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Healthcare needs among unaccompanied minor refugees: a study protocol of a qualitative study explaining access and utilisation across place and gender
  1. Hanna-Sophie Ulrich1,
  2. Emma Kohler1,
  3. Eva-Maria Fach1,
  4. Jacob Spallek2,
  5. Matthias Richter1,
  6. Martin Mlinarić1
  1. 1Institute of Medical Sociology, Martin-Luther-Universitat Halle-Wittenberg, Halle, Germany
  2. 2Department of Public Health, Brandenburg University of Technology Cottbus-Senftenberg, Cottbus, Germany
  1. Correspondence to Hanna-Sophie Ulrich; hanna-sophie.ulrich{at}medizin.uni-halle.de

Abstract

Introduction Several studies have identified that unaccompanied minor refugees (UMRs) are allegedly ‘vulnerable’ and belong to a high-risk group in terms of psychological distress and post-traumatic stress disorder due to their preflight, periflight and postflight experiences. Psychosocial care (PSC) is of high importance for UMRs, but little is known about barriers to access and utilisation of PSC across place and gender. The aims of this gender-sensitive qualitative study will be to build on the existing body of literature and to provide qualitative evidence on the contexts and mechanisms of PSC for male and female UMRs in Germany by comparing two German regions.

Methods and analysis Following the study preparing realist review, a qualitative study will be undertaken in Berlin and Central German cities. Approximately 24 experts from the field of PSC and 12 lay UMRs will participate in face-to-face, semistructured interviews. Data will be transcribed and analysed based on the grounded theory research paradigm.

Ethics and dissemination Only participants who have been informed in both German and their native tongue and who have signed a declaration of consent will be included in the study. The study will comply rigorously with German data protection standards. Approval from the Ethical Review Committee at Martin Luther University Halle-Wittenberg, Germany has been obtained and granted. The results of the study will be presented at several conferences and will be published in high-quality, peer-reviewed international journals. The results will display a differentiated picture of the PSC of UMRs in Germany. Such knowledge is a precondition for a ‘science of change’ that translates explanations into practical recommendations on how to improve healthcare policies.

Trial registration number DRKS00018080.

  • organisation of health services
  • mental health
  • child protection
  • child & adolescent psychiatry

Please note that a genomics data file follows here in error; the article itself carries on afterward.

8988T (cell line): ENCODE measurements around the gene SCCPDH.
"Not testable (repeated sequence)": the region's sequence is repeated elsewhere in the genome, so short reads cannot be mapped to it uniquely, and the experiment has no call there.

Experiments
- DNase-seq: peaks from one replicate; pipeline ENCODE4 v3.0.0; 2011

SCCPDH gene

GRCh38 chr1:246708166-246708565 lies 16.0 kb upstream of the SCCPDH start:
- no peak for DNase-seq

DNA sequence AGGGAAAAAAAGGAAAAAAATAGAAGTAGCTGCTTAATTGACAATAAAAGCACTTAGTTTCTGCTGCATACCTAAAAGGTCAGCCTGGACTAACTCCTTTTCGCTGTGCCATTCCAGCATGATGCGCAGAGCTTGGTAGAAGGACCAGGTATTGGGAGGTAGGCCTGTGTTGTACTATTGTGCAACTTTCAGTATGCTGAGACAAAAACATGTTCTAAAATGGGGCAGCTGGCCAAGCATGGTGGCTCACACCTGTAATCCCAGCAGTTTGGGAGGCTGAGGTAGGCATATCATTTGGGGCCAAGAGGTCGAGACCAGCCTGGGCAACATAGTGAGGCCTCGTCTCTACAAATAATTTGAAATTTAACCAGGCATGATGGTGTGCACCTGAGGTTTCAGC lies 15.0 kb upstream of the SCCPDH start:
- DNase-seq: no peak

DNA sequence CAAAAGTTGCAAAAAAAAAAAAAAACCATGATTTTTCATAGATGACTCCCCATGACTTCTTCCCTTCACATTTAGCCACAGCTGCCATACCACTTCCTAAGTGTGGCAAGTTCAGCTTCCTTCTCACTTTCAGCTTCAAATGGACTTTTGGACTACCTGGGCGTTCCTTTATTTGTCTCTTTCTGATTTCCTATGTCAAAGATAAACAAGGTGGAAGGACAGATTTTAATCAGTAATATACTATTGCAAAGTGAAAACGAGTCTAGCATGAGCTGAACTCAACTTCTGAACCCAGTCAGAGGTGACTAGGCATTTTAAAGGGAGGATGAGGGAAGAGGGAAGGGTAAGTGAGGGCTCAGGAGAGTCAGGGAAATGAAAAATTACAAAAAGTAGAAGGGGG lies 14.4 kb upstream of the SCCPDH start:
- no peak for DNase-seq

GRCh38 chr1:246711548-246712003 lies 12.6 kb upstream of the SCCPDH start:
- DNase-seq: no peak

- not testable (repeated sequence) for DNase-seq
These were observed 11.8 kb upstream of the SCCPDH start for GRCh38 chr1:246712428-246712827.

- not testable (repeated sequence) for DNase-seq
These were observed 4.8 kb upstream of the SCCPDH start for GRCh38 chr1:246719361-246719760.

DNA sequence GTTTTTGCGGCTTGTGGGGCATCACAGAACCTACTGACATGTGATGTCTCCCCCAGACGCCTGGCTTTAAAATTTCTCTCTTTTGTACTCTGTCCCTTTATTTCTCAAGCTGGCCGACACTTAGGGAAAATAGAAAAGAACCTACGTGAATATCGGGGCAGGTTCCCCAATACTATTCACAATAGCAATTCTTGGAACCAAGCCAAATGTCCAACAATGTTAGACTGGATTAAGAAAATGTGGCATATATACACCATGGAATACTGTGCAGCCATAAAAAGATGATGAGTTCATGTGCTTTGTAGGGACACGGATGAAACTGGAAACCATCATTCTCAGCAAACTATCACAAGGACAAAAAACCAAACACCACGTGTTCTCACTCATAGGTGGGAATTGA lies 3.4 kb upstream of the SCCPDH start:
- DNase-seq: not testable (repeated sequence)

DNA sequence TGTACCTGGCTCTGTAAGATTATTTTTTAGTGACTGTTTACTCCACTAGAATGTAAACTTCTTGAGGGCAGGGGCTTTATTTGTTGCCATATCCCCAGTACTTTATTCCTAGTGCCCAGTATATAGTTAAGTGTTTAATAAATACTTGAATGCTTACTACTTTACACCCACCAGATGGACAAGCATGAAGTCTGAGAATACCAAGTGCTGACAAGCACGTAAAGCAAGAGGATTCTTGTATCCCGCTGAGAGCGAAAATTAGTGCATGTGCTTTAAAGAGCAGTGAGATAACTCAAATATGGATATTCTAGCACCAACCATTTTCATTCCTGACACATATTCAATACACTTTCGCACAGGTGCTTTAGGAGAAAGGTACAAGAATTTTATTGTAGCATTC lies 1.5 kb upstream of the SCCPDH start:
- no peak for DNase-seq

• qualitative research
  • public health
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Strengths and limitations of this study

  • The synthesis of expert and lay knowledge will inform health services research and practitioners.

  • The study preparing realist review provides a comprehensive overview of interconnected psychosocial care (PSC) contexts, mechanisms and outcomes.

  • The qualitative approach of the study will include reflection of discourses and health policies as well as unaccompanied minor refugees’ social positions and will enrich epidemiological research.

  • The underlying structural and discursive processes will be unravelled with the help of the qualitative approach.

  • The regional focus on medium-sized cities in Central Germany (Leipzig, Halle/Saale, Jena and Erfurt) and Berlin limits the study, as evidence may be regionally specific and there is a high variability in PSC programmes.

Introduction

According to Directive 2011/95/EU of the European Parliament, an unaccompanied minor refugee (UMR) is a person under 18 years of age who enters the territory of a member state ‘unaccompanied by an adult responsible for him or her under the law or practice of the member state concerned, as long as he or she is not effectively taken into the care of such an adult, including minors left unaccompanied after entering the territory of a member state’.1

According to the United Nations Refugee Agency, approximately half of the refugee population worldwide are persons below the age of 18 years.2 In 2015 and 2016, Germany received the highest number of UMR applications (35 939), compared with 3000 UMR applications in 2010 and 12 201 UMR applications in 2018.2–4

UMRs are considered to be a high-risk group for post-traumatic stress disorders (PTSD), major depression, anxiety and several somatic (co)morbidities.5–9 Due to their preflight burden (including war and displacement), their migration experiences and the circumstance of entering the receiving country alone, resilience and protective factors are often missing and intersect with other determinants of health, such as adolescent age, gender,5 preflight, periflight and postflight experiences, and residential permit status.9 10 More than 50% of UMRs show distress symptoms,10 but providing psychosocial healthcare poses challenges.6 11 12 For instance, studies from Germany have found that psychosocial care (PSC) for UMRs is provisionally provided by emergency and refugee relief6 and in so-called clearing centres7 12 and is legally administered by youth and social welfare services.12 Health services research has identified a multitude of legal, cultural and language barriers in access to and utilisation of PSC for (adult) refugees,11 13 14 but UMRs and their PSC processes have scarcely been studied so far. In light of the current situation of young refugees on the Greek islands and the efforts of the non-governmental organisations that are advocating for their admission to Germany so that they may be cared for, this research project is of high importance and topicality. In the socioepidemiological research context, it is one of the rare theory-informed studies that reflect the influence of discourses as well as take in consideration the social positions of UMRs from the perspectives of both the UMRs and their caregivers.